The stigma-vulnerability nexus and the framing of drug problems

Liviu Alexandrescu, Jack Spicer

Research output: Contribution to journalArticlepeer-review

3 Citations (SciVal)
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This paper proposes a stigma-vulnerability nexus as a critical incursion into understandings of and responses to drug-related social problems. Considering stigma and vulnerability as sites of ostensibly empathetic interventions that aim to mitigate the impact of illicit substances, it proposes that the two concepts are best deployed when located within the political economy of drug harms. Doing so foregrounds the material inequalities resulting from existing socio-economic arrangements and highlights the limitations of them being politically mobilised in purely cultural-interactional ways, which can serve to overlook structural conditions and justify harmful political choices. As a theoretical perspective, the stigma-vulnerability nexus is therefore concerned with the macro-structural factors that shape both concepts and how they intersect. To demonstrate its value as an analytic tool, it is first applied to the framing of ‘County Lines’ dealing, where senior gang members are stigmatised, but the wider drivers of vulnerability among the young people they exploit are overlooked. Secondly, the nexus is applied to the case of new psychoactive substances. Here, the perceived vulnerability of young people is used to justify responses that ultimately lead to amplified harms being displaced onto structurally disadvantaged populations such as the homeless and prison inmates, compounding their economic vulnerability and class stigma.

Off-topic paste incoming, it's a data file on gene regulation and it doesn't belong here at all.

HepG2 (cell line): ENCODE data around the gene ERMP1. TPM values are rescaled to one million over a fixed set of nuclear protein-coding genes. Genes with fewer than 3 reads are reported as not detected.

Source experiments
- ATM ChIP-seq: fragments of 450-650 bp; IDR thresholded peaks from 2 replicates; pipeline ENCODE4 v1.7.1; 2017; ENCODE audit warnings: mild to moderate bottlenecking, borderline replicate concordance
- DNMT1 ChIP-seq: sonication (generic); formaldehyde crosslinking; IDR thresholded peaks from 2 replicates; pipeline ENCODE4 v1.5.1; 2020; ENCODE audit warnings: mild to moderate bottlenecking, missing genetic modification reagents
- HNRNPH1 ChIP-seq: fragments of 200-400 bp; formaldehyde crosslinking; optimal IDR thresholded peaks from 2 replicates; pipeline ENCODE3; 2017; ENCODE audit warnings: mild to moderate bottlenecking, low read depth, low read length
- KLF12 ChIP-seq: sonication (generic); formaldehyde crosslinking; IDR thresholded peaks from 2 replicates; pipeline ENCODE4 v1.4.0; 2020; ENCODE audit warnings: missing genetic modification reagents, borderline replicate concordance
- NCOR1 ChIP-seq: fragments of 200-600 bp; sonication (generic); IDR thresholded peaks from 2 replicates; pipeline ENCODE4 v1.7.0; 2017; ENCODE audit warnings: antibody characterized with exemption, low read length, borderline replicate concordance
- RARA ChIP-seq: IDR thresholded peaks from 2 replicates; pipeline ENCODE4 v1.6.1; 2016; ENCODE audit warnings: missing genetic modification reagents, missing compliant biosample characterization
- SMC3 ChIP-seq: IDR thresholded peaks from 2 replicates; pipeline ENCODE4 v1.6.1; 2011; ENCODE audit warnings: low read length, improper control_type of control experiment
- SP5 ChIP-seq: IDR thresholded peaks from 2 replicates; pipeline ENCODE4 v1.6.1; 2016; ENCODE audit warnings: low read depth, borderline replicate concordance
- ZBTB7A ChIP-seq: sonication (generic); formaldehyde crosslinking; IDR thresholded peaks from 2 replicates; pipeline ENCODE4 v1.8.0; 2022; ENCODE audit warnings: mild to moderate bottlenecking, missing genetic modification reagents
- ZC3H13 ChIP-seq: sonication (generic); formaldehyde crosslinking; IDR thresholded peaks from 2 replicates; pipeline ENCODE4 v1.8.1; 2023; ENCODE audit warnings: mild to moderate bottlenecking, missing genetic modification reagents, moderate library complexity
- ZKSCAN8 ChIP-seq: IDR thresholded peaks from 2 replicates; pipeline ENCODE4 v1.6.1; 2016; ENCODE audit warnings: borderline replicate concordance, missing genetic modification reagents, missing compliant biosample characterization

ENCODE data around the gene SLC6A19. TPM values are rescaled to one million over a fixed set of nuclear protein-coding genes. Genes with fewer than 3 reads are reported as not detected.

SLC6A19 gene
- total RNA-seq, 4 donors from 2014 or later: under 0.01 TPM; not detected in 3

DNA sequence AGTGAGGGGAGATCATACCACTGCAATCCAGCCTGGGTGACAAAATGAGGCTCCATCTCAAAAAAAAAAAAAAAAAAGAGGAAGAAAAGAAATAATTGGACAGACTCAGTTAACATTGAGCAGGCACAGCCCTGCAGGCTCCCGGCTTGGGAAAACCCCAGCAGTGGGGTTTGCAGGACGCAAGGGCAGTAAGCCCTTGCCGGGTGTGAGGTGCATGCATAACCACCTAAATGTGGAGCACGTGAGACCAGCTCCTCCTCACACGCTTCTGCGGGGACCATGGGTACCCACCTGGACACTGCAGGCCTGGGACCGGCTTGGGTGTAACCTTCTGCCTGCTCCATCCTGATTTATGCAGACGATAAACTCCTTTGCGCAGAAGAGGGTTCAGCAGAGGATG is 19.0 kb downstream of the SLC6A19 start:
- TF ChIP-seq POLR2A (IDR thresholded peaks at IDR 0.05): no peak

Original languageEnglish
Pages (from-to)6-16
Number of pages11
JournalDrugs: Education, Prevention and Policy
Issue number1
Early online date19 May 2022
Publication statusPublished - 31 Jan 2023


  • Stigma
  • county lines
  • criminal justice
  • drug dependence
  • illicit drugs
  • new psychoactive substances
  • political economy
  • vulnerability
  • vulnerable groups

ASJC Scopus subject areas

  • Medicine (miscellaneous)
  • Health(social science)


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